The electronic buying and selling of products online has gained increased importance in the last decade. Even more so with the pandemic crisis leading people globally to buy even more online. Hence, e-commerce is a crucial driver for economic growth worldwide. It is borderless as many products are ordered in other countries and shipped across borders. 

In East Africa, there is huge potential for increase e-commerce since only a fraction of products is bought online compared to Europe or North America. Therefore, cross-border e-commerce is a cornerstone for the EAC to upscale its economic opportunities and deepen integration. E-commerce is based on modern technologies such as mobile trading, electronic funds transfer, internet marketing, online transaction processing and supply chain management for B2B. It allows companies to provide new products and services to a larger number of digitally-connected customers regionally and worldwide. Many stakeholders and suppliers must be connected to coordinate all processes in place. 

Therefore, the EAC is developing a regional e-commerce strategy with the support of EAC-GIZ under the project “Pan-African e-Commerce Initiative – Boosting African Digital Trade in Africa (PeCI)”. The PeCI is a continental programme to improve the ecosystem for companies to participate in cross-border e-commerce. Framework conditions such as the harmonisation of regulations are crucial for businesses to participate in cross-border e-trade. In the long run, PeCI contributes to deepen the economic integration of East Africa, increasing trade within and outside the EAC.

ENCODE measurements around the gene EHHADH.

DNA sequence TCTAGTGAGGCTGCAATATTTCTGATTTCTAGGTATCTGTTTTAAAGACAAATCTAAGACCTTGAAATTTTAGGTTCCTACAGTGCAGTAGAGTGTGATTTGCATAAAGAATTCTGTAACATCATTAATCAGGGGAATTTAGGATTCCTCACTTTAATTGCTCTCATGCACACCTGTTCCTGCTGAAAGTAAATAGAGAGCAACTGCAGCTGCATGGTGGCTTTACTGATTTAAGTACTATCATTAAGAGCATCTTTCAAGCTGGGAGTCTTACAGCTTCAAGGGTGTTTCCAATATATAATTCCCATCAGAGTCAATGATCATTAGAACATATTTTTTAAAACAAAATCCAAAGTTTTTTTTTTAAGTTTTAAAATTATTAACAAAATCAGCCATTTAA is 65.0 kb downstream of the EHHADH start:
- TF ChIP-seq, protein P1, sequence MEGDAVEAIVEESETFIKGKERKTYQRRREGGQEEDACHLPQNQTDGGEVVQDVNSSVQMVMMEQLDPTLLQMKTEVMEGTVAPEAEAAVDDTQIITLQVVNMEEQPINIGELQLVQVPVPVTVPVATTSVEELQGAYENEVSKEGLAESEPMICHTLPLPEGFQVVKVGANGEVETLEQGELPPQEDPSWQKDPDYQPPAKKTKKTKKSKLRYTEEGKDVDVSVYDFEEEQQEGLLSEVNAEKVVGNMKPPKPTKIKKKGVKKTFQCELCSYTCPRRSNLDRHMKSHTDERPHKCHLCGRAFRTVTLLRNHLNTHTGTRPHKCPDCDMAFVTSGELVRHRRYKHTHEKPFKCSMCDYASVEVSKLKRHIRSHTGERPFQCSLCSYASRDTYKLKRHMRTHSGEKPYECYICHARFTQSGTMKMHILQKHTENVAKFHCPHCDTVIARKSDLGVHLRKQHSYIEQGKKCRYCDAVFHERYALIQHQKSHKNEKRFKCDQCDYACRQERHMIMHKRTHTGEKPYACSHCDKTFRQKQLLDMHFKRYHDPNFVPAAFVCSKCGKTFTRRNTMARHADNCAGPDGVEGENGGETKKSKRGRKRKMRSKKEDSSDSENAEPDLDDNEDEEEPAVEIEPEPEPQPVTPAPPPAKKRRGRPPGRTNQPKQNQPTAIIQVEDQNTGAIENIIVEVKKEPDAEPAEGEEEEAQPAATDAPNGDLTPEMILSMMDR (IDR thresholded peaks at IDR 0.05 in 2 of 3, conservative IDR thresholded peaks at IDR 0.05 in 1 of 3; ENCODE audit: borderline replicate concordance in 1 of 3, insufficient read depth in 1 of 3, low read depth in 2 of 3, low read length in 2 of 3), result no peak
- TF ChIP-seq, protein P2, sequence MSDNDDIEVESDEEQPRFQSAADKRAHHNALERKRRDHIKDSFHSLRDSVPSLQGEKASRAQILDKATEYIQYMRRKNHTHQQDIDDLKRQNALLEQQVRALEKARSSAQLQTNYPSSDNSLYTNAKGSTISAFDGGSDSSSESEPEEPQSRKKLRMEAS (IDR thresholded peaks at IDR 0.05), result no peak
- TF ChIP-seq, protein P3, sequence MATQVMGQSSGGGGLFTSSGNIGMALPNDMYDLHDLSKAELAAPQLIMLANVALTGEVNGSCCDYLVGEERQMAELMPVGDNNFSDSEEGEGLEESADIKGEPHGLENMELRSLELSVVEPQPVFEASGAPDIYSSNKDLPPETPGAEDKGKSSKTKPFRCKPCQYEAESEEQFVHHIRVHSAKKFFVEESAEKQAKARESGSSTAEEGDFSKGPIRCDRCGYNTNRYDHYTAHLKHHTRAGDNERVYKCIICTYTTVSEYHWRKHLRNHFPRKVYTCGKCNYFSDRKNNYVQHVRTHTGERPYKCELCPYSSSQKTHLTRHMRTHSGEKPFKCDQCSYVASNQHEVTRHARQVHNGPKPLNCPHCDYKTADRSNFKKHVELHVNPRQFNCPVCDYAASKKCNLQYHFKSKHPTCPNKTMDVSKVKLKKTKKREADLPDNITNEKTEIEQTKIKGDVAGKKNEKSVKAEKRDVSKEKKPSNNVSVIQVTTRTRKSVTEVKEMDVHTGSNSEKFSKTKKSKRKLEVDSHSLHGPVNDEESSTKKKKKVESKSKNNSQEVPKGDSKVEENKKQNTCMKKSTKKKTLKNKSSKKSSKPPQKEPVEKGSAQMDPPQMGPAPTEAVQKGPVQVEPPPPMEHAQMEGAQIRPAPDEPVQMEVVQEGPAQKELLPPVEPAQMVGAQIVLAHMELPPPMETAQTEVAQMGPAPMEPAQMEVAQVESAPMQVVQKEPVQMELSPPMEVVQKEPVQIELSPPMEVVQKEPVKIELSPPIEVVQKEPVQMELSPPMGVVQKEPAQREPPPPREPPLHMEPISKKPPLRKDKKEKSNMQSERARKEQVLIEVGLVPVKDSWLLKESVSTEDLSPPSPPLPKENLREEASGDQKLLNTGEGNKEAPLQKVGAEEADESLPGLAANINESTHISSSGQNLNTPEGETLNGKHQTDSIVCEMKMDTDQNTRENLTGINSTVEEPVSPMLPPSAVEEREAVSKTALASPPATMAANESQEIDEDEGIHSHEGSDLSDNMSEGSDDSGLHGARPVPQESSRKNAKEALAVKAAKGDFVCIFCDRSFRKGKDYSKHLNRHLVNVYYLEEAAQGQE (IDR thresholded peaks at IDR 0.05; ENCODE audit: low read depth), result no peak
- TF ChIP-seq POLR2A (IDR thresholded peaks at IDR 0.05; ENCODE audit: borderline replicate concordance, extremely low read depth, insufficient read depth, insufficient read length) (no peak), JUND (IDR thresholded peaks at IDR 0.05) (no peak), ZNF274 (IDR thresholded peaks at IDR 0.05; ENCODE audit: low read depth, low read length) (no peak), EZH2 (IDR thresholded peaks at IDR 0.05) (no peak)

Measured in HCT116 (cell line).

Currently, the EAC Secretariat is undertaking an assessment of existing stakeholders both in the private and the public sector, their engagement, and relevant systems and institutions available in the region. This study also maps legal and regulatory environments and comes up with recommendations for policy making. As such, it will inform the further development of the EAC e-commerce strategy. The EAC-GIZ SEAMPEC team together with the PeCI team triggered this process jointly with the EAC’s Trade Department in an inception meeting end of September 2020. Biweekly meetings will follow to ultimately implement the EAC-Council Directive on e-commerce which means submission of the regional programme on e-commerce to the Council of Ministers. This will not only harmonise approaches to regional e-trade – it will also spur the development of this crucial opportunity for more trade across borders in the six EAC-Partner States. 

The support from the German Federal Ministry for Economic Development and Cooperation (BMZ) is in line with the BMZ’s Marshall Plan with Africa, the Aid for Trade Strategy, the Sector Strategy for Private Sector Development, the Digitalisation Strategy, and the ‘Digital Africa’ Initiative.

Photo:  ©GIZ_Mali Lazell